Monasticism is grounded on celibacy, voluntary poverty, chastity and obedience. These monastic vows are distinguished in the monastic life from their superficial appearance to the true practice of these virtues in their depth. It is not enough to abide by these vows only in the monks exterior life but it should also extend to the depth of their spiritual life to be rooted in their nature.
1- True Celibacy: Celibacy is not only to be unmarried as there are many situations where people could not get married for economical, health or social reasons. The genuine celibacy however is to devote the whole life to God! As for monks it is love for the Lord Jesus Christ – to the extent of spiritual marriage. Genuine celibacy is a real marriage where the spirit is united with the Lord Jesus in a unity that makes other marital bonds seem very insignificant! The Lord Jesus is the soul’s groom; He is the all in all, the source of all satisfaction and the real joy! Thus the monk is in continuous unity with the Lord every single moment just as blood runs through arteries and air through lungs.
It is befitting then at the least to offer up unceasing prayer – as a response to this strong marital bond. Saint Anthony taught his disciples to continuously pray the Jesus prayer (Lord Jesus Christ Son of God have mercy on me the sinner, my Lord Jesus Christ help me, I praise you my Lord Jesus Christ) centuries before a Russian Hermit came along with the same teaching in recent centuries.
The Russian Hermit was moving between ascetic fathers asking for their advice on how to practice unceasing prayer “pray without ceasing” (1 Thessalonians 5:17). They advised him to continue praying psalms and any written or verbal prayers as much as possible during the day. He, however, was not convinced with their advice as he did not want to spend any time away from the companionship of the Lord. He met a father who advised him on how to practice the Jesus prayer with every breath possible, calling on the name of the Lord as he breathes in and as he breathes out: “My Lord Jesus Christ have mercy on me I am a sinner”. He started to learn how to pray this Anthonian prayer, which is attributed to Saint Anthony and can also be traced back to the prayer of the tax collector in Luke 18:13. While praying this he would work on making beaded chaplets and would recite the prayer with every bead he would make. With one bead he would say the first half “My Lord Jesus Christ” and with the next bead he would recite the next half “Have mercy on me I am a sinner”. As he continued in this, he started to forget about the count and progressed to pray deeply with all his emotions and thus the Lord became the all in all for him, occupying all his heart. Likewise this state is reached in genuine celibacy and extends from the body to the soul, from thoughts to spirit to a deep relationship! We see then that the Lord becomes the all in all!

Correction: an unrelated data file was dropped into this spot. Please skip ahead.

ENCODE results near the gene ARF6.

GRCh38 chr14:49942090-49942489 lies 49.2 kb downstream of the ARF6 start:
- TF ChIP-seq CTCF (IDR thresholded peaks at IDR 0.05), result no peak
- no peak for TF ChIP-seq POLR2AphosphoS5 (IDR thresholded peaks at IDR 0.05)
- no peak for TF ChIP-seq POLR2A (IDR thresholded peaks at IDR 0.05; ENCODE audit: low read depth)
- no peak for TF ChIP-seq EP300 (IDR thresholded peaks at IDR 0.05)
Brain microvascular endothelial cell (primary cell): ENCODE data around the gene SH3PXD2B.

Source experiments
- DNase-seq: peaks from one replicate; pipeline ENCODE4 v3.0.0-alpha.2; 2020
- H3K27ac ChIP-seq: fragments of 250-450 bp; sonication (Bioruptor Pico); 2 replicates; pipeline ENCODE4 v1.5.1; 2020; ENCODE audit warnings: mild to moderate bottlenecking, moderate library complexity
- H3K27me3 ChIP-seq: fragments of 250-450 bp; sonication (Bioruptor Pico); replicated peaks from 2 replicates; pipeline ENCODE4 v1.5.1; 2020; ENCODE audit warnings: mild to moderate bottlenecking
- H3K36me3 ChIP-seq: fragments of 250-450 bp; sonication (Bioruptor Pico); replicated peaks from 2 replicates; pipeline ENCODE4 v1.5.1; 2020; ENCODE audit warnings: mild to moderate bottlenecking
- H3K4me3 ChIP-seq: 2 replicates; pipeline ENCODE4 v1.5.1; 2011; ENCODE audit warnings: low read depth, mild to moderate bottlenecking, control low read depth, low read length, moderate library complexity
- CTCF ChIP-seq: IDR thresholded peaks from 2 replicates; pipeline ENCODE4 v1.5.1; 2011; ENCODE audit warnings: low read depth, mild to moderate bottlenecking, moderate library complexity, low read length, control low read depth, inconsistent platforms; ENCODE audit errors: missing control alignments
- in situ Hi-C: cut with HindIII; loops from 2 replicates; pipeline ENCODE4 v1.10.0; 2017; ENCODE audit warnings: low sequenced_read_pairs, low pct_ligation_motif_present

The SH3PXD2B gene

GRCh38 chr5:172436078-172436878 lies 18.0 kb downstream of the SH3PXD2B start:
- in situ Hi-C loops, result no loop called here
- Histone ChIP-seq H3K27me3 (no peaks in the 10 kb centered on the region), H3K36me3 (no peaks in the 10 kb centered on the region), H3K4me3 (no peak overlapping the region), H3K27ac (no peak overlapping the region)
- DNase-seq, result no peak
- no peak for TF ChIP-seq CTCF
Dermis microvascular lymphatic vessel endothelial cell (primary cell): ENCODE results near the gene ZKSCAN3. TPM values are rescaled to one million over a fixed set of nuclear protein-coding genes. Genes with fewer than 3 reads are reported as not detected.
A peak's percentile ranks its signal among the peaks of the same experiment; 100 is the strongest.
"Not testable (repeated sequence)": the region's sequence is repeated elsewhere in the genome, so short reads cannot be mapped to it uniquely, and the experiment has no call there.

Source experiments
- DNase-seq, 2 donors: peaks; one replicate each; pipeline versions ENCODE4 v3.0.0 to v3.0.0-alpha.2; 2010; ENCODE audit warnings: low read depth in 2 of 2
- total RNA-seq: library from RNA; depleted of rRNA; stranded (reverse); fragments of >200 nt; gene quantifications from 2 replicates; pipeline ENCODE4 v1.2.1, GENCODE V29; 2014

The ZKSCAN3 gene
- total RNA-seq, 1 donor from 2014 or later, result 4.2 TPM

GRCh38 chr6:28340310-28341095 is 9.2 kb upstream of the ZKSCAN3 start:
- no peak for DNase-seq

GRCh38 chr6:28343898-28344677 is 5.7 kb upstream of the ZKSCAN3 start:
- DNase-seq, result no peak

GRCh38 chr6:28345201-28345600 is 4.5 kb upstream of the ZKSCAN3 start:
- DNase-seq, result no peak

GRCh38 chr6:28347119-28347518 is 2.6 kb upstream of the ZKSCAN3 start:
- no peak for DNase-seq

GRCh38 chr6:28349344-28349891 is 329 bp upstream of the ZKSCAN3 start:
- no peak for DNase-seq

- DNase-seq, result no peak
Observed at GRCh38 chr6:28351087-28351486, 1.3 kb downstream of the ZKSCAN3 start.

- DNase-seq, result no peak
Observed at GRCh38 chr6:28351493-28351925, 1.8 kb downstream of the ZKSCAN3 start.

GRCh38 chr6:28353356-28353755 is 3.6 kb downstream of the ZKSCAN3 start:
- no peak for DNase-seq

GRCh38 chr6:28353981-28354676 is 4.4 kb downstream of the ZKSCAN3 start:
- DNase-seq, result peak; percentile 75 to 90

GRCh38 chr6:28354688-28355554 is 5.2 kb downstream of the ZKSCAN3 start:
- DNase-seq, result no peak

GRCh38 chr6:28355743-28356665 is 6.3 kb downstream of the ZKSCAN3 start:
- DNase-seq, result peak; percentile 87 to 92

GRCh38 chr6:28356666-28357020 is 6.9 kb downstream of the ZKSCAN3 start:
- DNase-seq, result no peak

2- Voluntary Poverty: Here we do not mean that there are no possessions of money or materialistic things as this is the trivial form of poverty but rather being weaned off all materialistic things. The monk then is to give up the love of all materialistic things not only by striving and training but also with radical weaning off everything that exists in the world obeying the Lord’s commandment “Do not love the world or the things in the world” (1 John 2:15).The real monk is weaned off all things including:
People: He loves everyone without being emotionally attached to anyone.
Worldly Possessions: Thus he can use all things without being used or bound to it.
Spiritual Ambitions: To avoid self satisfaction.
Choosing Preferred Spiritual Training: So as to not satisfy his own inflated ego.
Certain Ascetic Practices: By which he may gain credit for himself.
Most prominently for any monk is to have a profound bond with the Lord. The soul’s groom is in its midst, talking to Him by day and by night, and in every breath in and every breath out!
3- Sincere Obedience: It is the devotion of the inner self and will to God. God becomes the fundamental motive and the honest leader of our human will “for it is God who works in you both to will and to do for His good pleasure” (Phil 2:13). Seeing then that it is glorious for our will to be submissive to God, how much more then when our will is entirely devoted to God to such an extent that it is united with His will. Furthermore, to an extent that our will be destroyed which eventually will be achieved, by God’s grace and sincere striving – in the heavenly Jerusalem. So whoever can empty himself from his ego and devote all his will to God, The Lord then will become the captain of his ship and so he will reach peacefully the goal of righteousness.
Jeremiah writes “O Lord, I know the way of man is not in himself; it is not in man who walks to direct his own steps” (Jeremiah 10:23). The Lord Jesus Christ is the leader of the way, the fellowship of the way; He even is the way itself! The Lord did not give us instructions regarding the way saying ‘that this is the way and these are its guidelines and description, search for it, walk throughout it and follow it to reach God and to heaven’. However, He told us “I am The way”.
Undeniably there are many paths to salvation; marriage, celibacy or monasticism, the life of contemplation or serving but ultimately there is only one way for salvation: The Lord Jesus Christ Himself of whom we refer to as ‘the way’ as He is the only WAY. Those who unite with the LORD by continuous prayer will find himself continually on the way as much as he is honest with himself